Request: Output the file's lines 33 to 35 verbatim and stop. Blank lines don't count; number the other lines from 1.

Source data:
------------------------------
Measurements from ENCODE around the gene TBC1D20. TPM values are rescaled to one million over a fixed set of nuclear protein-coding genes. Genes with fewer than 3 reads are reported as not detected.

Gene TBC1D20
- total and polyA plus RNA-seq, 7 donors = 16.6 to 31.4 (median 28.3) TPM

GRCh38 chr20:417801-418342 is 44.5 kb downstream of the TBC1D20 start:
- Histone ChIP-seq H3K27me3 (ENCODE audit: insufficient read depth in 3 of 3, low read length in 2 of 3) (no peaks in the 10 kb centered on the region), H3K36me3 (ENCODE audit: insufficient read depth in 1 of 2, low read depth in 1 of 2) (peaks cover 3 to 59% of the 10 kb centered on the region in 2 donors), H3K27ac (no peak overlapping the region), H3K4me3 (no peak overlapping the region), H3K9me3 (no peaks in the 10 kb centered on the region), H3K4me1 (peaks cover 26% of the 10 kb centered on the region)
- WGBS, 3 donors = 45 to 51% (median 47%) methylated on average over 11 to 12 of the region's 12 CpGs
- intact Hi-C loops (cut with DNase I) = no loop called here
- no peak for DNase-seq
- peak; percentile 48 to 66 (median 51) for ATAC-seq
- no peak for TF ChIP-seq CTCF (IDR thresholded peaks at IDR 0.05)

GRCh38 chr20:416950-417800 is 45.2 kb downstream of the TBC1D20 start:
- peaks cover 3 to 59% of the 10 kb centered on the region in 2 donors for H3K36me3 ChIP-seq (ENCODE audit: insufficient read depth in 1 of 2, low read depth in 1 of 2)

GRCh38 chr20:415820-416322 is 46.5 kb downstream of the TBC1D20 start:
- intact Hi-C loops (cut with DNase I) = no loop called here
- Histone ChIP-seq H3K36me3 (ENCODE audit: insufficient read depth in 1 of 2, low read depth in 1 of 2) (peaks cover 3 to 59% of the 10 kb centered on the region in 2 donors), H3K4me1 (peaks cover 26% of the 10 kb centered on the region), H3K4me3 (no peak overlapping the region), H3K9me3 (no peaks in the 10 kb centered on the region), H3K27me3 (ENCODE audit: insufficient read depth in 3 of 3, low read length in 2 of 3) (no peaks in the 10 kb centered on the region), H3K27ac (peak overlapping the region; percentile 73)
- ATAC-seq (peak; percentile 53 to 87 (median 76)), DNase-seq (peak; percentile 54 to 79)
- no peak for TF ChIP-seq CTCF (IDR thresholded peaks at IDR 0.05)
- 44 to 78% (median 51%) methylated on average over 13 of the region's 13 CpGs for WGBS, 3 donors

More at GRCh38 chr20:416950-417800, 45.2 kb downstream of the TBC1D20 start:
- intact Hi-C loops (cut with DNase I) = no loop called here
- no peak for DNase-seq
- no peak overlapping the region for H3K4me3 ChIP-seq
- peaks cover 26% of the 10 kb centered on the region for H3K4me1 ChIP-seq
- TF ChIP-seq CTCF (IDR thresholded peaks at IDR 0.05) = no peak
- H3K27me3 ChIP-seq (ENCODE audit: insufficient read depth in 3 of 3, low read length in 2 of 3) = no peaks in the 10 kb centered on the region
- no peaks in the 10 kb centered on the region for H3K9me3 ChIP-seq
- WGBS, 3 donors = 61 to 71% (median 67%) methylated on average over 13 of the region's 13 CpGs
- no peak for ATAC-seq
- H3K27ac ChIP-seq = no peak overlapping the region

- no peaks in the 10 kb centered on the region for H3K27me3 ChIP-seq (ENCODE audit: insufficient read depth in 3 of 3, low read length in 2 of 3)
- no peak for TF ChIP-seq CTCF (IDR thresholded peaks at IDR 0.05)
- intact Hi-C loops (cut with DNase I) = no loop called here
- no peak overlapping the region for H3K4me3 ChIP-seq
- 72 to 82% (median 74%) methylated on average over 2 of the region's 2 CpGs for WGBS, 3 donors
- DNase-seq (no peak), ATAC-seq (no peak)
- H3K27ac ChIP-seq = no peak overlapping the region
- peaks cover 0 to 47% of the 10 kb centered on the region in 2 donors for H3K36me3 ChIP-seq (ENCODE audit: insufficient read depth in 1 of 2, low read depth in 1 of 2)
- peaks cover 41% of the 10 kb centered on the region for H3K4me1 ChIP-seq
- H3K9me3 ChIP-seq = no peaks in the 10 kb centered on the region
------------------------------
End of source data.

- no peak overlapping the region for H3K4me3 ChIP-seq
- 72 to 82% (median 74%) methylated on average over 2 of the region's 2 CpGs for WGBS, 3 donors
- DNase-seq (no peak), ATAC-seq (no peak)